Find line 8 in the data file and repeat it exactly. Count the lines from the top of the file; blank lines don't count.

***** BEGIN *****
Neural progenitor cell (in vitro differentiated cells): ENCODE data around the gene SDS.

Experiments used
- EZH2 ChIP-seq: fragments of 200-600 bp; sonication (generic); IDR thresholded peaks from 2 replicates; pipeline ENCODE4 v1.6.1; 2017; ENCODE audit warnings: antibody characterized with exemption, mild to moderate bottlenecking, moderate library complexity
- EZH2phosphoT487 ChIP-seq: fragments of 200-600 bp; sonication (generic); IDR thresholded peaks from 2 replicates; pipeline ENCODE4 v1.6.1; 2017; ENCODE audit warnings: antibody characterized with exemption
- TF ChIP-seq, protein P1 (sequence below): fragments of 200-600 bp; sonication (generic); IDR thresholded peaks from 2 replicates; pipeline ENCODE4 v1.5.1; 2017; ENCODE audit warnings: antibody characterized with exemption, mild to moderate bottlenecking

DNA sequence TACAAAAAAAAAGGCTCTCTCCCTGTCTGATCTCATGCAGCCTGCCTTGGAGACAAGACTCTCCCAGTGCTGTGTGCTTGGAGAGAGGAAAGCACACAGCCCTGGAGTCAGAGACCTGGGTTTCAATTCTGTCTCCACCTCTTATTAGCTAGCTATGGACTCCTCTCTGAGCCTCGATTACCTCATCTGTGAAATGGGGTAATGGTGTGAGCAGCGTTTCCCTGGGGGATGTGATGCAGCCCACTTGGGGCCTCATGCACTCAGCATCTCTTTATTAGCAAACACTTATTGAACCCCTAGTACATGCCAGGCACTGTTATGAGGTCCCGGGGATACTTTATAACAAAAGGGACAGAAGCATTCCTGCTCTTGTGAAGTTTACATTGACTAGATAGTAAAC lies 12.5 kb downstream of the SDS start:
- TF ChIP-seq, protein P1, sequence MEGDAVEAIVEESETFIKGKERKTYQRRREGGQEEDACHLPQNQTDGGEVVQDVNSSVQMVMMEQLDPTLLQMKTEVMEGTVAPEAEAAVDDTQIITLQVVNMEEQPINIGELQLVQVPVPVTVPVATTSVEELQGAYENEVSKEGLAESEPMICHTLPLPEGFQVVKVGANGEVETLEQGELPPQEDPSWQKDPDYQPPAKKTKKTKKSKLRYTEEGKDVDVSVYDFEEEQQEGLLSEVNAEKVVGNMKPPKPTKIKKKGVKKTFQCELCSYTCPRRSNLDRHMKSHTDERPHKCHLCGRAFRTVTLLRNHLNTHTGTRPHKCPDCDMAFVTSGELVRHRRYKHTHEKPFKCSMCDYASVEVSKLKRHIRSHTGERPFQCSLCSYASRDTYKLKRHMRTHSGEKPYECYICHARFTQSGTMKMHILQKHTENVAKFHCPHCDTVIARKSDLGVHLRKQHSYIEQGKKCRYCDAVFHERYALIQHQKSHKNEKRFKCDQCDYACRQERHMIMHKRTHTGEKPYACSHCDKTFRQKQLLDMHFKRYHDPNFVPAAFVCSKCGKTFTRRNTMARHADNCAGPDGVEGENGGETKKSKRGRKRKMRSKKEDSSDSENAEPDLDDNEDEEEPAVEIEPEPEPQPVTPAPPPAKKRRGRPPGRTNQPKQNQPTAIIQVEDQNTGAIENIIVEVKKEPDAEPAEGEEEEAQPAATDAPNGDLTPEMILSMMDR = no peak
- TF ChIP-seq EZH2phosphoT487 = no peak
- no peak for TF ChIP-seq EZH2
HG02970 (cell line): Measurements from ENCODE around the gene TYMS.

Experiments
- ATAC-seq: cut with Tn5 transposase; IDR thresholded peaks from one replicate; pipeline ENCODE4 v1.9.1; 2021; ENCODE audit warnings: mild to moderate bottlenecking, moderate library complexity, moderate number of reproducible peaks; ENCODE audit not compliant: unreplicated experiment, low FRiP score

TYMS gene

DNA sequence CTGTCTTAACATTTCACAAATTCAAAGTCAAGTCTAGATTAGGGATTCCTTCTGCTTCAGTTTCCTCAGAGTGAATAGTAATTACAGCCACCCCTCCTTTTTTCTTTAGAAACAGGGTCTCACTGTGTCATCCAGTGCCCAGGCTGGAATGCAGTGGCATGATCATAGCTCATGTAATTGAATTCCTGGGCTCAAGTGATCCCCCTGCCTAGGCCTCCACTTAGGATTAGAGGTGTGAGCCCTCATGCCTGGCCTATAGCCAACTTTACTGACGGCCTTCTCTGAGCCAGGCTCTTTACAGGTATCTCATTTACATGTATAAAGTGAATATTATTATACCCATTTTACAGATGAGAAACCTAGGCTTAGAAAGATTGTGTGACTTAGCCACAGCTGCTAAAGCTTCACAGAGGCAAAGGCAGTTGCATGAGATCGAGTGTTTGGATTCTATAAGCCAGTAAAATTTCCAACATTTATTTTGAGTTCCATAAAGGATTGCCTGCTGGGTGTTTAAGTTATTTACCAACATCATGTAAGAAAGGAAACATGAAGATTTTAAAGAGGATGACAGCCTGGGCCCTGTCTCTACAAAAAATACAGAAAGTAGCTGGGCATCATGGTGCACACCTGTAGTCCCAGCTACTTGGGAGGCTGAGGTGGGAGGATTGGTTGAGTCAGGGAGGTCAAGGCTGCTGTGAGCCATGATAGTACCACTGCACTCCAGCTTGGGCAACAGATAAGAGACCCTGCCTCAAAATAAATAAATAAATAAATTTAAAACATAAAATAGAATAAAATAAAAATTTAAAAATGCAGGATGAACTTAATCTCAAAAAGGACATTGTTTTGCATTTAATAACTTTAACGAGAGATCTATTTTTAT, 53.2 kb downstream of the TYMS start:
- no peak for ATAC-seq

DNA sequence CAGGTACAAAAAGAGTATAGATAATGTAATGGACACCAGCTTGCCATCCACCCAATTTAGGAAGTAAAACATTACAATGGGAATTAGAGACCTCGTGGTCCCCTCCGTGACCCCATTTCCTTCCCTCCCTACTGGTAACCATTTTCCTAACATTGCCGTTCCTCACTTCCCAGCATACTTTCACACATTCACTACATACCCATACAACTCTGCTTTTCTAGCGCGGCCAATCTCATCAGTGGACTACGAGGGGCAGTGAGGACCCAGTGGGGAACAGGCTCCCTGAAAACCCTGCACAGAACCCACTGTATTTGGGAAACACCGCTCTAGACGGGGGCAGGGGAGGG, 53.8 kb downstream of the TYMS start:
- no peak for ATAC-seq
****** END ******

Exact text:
- TF ChIP-seq EZH2phosphoT487 = no peak